... apparently in 1321) passed by Parliament, which might in itself decree sentence of death (SS351, 356). Originally, the blood of a person held to be convicted of treason or felony was declared to be *attainted* or corrupted so that his power to inherit, transmit, or hold property was destroyed. After Henry VIII's reign the law was modified so as not to work "corruption of blood" in the case of new felonies. Under the Stuarts, Bills of Attainder were generally brought only in cases where the Commons believed that impeachment would fail,—as in ...
— The Leading Facts of English History • D.H. Montgomery

... loth, my dear, to send the desired negative to the ladies of his family, I will only trouble you to transmit the letter I shall enclose for that purpose; directed indeed to yourself, because it was to you that those ladies applied themselves on this occasion; but to be sent by you to any one of the ladies, ...
— Clarissa, Volume 7 • Samuel Richardson

... the past few years that when the nerves transmit messages between the brain and other parts of the body, tiny electrical impulses are being generated. These impulses have been measured by delicate galvanometers and magnified millions of times by modern amplifying apparatus. Until now no satisfactory ...
— Autobiography of a YOGI • Paramhansa Yogananda

... of the 9th instant, calling for the correspondence on file in relation to the appointment of Mr. A.M. Keiley as envoy extraordinary and minister plenipotentiary, first to the Government of Italy and then to that of Austria-Hungary, I transmit herewith a report from the Secretary of ...
— A Compilation of the Messages and Papers of the Presidents - Section 3 (of 3) of Volume 8: Grover Cleveland, First Term. • Grover Cleveland

... ready. Ferguson mounted beside the driver, and we whirled away to breakfast. As was proper, Mr. Ferguson stood by to transmit our orders and answer questions. By and by, he mentioned casually—the artful adventurer—that he would go and get his breakfast as soon as we had finished ours. He knew we could not get along without him and that we would not want to loiter ...
— Innocents abroad • Mark Twain

... coil used in distributing electricity to electric lamps and motors, can not only transform a low pressure current into a high, but a high pressure current into a low. As the high pressure currents are best able to overcome the resistance of the wire convening them, it is customary to transmit high pressure currents from the generator to the distant place where they are wanted by means of small wires, and there transform them into currents of the pressure required to light the lamps or drive ...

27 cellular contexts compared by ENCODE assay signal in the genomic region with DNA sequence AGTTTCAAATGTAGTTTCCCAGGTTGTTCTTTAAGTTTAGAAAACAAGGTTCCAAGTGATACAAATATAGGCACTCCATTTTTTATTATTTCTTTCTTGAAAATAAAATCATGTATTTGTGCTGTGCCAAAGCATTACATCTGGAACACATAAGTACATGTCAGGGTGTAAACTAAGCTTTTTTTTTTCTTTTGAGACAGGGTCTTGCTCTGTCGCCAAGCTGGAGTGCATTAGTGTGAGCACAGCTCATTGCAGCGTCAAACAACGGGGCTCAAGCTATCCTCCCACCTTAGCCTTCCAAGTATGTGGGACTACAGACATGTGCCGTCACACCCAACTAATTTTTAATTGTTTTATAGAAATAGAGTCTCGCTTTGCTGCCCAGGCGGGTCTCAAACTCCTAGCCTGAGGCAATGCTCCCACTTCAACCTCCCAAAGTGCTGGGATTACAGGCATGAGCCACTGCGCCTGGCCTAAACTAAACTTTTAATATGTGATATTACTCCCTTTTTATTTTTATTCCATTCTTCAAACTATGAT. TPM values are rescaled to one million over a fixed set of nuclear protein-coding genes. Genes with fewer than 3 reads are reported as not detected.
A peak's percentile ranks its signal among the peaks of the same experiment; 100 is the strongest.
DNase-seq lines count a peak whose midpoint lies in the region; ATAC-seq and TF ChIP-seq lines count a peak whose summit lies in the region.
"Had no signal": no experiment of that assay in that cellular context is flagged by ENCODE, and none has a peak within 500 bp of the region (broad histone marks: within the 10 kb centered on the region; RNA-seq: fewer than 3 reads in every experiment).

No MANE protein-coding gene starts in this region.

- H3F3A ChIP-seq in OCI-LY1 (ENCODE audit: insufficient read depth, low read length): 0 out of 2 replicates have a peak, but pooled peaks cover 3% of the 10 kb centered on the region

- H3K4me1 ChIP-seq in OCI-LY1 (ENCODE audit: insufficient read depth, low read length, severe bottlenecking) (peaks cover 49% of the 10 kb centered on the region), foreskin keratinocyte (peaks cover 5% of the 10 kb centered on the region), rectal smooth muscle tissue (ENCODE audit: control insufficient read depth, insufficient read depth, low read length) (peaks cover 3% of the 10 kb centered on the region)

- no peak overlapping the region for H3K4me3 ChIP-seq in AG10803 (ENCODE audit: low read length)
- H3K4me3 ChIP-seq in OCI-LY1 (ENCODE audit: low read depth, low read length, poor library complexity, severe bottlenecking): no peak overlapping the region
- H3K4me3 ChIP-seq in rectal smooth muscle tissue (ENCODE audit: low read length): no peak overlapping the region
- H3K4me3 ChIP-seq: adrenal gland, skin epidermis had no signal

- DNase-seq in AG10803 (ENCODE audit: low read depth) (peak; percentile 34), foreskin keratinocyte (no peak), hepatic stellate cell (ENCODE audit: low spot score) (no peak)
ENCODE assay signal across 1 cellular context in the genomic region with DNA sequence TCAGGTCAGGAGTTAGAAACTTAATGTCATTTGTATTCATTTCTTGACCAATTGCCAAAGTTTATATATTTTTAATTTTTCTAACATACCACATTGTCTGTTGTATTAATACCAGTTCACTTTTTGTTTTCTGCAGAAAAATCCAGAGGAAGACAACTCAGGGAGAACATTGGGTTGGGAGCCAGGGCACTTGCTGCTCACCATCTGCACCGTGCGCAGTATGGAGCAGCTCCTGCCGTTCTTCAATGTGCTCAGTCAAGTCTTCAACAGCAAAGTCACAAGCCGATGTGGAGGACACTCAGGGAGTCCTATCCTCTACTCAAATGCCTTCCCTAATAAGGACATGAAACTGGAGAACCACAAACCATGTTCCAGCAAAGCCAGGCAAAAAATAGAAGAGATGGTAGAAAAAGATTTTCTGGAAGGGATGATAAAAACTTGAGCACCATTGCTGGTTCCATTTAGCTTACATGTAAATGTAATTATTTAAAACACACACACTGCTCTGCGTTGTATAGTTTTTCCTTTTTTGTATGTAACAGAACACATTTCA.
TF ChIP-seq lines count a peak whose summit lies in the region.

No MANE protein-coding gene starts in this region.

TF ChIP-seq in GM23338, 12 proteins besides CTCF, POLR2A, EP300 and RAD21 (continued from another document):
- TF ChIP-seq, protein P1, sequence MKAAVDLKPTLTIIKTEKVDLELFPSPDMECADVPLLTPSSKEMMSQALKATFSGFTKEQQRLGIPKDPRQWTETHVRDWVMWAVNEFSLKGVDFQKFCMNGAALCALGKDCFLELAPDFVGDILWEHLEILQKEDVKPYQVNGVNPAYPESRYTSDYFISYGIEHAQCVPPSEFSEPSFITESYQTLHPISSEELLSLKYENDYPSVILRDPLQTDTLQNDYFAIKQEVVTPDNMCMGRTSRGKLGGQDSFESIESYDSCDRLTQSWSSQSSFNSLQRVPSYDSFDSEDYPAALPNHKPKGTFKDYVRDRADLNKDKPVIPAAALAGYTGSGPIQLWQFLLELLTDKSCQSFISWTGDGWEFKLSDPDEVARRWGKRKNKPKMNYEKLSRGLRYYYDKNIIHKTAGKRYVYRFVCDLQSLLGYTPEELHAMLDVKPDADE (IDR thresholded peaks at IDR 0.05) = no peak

— The Story Of Electricity • John Munro

... rather have died in Slavery himself, than have paid such a Sum as he found would go near to ruin him, was so moved with Compassion towards his Wife, that he sent repeated Orders to his Friend in Spain, (who happened to be his next Relation) to sell his Estate, and transmit the Money to him. His Friend hoping that the Terms of his Ransom might be made more reasonable, and unwilling to sell an Estate which he himself had some Prospect of inheriting, formed so many delays, that three whole Years passed away without any thing being done for the ...
— The Spectator, Volumes 1, 2 and 3 - With Translations and Index for the Series • Joseph Addison and Richard Steele

... to be given to the first member of the class to whom a child is born in lawful wedlock at a suitable time after marriage. This sum is intrusted to the hands of the Class Secretary, who is expected to transmit the present to the successful candidate upon the receipt of the requisite information. In one instance a Baby-jumper was voted by the class, to be given to the second member who should ...
— A Collection of College Words and Customs • Benjamin Homer Hall

... or accredited agent, accessible to British voyagers, here and there, in the chief cities of the Continent: through which functionary, or through the penny-post, if she had any specific message to foreign courts, it would be easy and proper to transmit the same. Special message-carriers, to be still called Ambassadors, if the name gratified them, could be sent when occasion great enough demanded; not sent when it did not. But for all purposes of a resident ambassador, I hear persons extensively ...